ABOUT Allison Kohler is President/Owner of JMK Shows & Events, where she manages and promotes some great antiques shows along the East Coast. Her shows are designed to educate, cultivate, show extraordinary craftsmanship, history and value of so many treasures. We thank Allison for taking some time out of her VERY busy schedule of preparing for The Antiques and Fine Art Show at the Metropolitan Pavilion in New York City this weekend to share her fabulous with us. If you’re in the city this weekend, head to the show for some great GREEN holiday shopping. Don’t forget to say hello to the woman who made it all happen!
1. Negotiate. As they say, you can’t get if you don’t ask. Haggling is a part of the business, so don’t be afraid to ask a dealer for their “best price”. You may even want to make an offer. But if making an offer, be respectful and reasonable, particularly if you are really interested in an item, as you want to keep the negotiation going, not help bring it to an abrupt end.
2. Inquire. If you see something you like, ask questions. Museums and libraries are not the only places you can learn about history, function, and value. Many dealers are quite knowledgeable and love to share their knowledge, so let them educate you about their wares. Then, if you are interested in making a purchase, you’ll have a lot more information on which to base your decision of whether or not to buy.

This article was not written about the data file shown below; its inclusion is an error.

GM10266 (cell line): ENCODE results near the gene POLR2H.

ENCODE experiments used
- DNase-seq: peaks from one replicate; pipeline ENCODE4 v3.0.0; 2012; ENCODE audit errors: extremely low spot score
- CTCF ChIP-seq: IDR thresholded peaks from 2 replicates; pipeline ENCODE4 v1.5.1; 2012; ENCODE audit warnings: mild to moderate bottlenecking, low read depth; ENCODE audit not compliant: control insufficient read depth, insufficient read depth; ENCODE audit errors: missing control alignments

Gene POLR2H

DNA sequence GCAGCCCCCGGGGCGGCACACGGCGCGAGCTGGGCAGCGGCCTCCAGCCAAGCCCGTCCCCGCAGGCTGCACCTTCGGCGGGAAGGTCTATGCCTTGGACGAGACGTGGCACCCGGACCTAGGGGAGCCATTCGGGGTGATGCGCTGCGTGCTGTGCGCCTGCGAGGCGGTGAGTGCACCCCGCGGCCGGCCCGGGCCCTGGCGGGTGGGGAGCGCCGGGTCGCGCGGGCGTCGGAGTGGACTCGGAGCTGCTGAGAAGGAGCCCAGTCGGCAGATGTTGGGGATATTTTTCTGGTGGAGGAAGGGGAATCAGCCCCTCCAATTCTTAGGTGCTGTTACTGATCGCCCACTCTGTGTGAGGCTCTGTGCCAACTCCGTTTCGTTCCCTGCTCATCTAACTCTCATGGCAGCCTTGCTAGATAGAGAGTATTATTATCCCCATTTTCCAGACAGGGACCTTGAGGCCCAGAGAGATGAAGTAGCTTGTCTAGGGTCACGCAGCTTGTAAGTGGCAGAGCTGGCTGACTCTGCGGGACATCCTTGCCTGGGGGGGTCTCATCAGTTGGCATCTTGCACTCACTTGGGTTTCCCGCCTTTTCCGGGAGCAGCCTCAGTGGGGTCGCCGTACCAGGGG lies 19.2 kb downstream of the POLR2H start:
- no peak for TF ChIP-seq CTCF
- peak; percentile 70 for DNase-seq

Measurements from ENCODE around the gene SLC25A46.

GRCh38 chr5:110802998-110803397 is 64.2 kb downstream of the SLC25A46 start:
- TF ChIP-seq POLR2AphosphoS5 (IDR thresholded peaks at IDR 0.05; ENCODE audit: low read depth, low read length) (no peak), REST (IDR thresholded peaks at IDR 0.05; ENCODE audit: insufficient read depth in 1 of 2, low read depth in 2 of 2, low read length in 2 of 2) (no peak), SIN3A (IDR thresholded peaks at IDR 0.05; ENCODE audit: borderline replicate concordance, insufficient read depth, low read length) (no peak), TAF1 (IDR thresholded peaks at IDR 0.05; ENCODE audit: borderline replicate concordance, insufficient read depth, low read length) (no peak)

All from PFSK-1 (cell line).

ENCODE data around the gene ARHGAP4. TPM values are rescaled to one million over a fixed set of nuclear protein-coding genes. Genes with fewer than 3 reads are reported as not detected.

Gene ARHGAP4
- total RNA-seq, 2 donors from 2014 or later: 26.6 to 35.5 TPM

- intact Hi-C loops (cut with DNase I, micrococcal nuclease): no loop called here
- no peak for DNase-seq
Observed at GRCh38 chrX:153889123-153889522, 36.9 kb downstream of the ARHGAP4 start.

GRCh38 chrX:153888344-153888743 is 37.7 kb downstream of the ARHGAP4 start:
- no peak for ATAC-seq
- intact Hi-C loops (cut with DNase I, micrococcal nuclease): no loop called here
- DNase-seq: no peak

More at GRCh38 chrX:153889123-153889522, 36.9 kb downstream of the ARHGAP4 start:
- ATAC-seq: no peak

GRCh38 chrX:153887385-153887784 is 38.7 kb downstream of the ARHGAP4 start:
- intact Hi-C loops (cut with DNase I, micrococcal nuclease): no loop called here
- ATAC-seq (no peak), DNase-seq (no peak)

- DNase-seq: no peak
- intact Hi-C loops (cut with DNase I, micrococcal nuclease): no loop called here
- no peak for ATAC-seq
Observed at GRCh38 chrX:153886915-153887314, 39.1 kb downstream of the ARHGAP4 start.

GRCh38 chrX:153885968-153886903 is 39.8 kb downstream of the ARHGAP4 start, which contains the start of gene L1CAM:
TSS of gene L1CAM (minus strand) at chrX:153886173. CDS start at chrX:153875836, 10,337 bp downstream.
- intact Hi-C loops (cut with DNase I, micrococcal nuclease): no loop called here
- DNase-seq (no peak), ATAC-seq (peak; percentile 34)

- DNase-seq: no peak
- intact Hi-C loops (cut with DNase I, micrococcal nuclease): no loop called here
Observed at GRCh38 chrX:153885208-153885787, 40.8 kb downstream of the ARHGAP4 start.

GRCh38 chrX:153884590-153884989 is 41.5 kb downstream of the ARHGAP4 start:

3. Do your Homework. Do a little research into what you’re looking for before and a little detective work during. That way you’re more likely to be happy with your purchase and the dealer is more likely to have a happy customer. Before actually buying your treasure, examine it so you know what you’re buying. And ask the dealer if there are any damages, repairs or anything else you should know about the piece that might affect its value or your interest in it.
4. Exchange Digits. If you see a seller who carries items you collect or have an interest in, exchange contact information. Many dealers travel extensively to replenish their stock and they often have connections we don’t, so if you’re looking for something in particular, they may be a valuable resource. Not to mention, what dealer isn’t interested in developing a market for their merchandise by building additional clientele!?!
5. Get it in Writing. When you make a purchase, be sure to get a receipt and that the receipt provides all relevant details about the item you purchased, including cost. Visiting an antiques show should be an enjoyable experience, and buying something you can’t live without should only enhance that enjoyment. Should any problems arise with your purchase, having a receipt makes it easier to resolve those problems so that your enjoyment isn’t tarnished.
RB: You run antique shows all around the country, what are the best markets for buyers? For sellers?
AK: Simply put, the best markets are the markets where buyers and sellers meet and transact. There is a great deal of that happening all around the country. Some of the more prominent antiques shows are specialty driven events. Americana, folk art, country, decorative art, and modernism are all represented by shows which appeal to their collector audiences in addition to the general public. It also helps to have a show in a “destination city” like New York City, Boston, Atlantic City, Miami Beach, etc. This way, shoppers can do their antiquing as well as make a weekend out of it and do other enjoyable things that each city has to offer.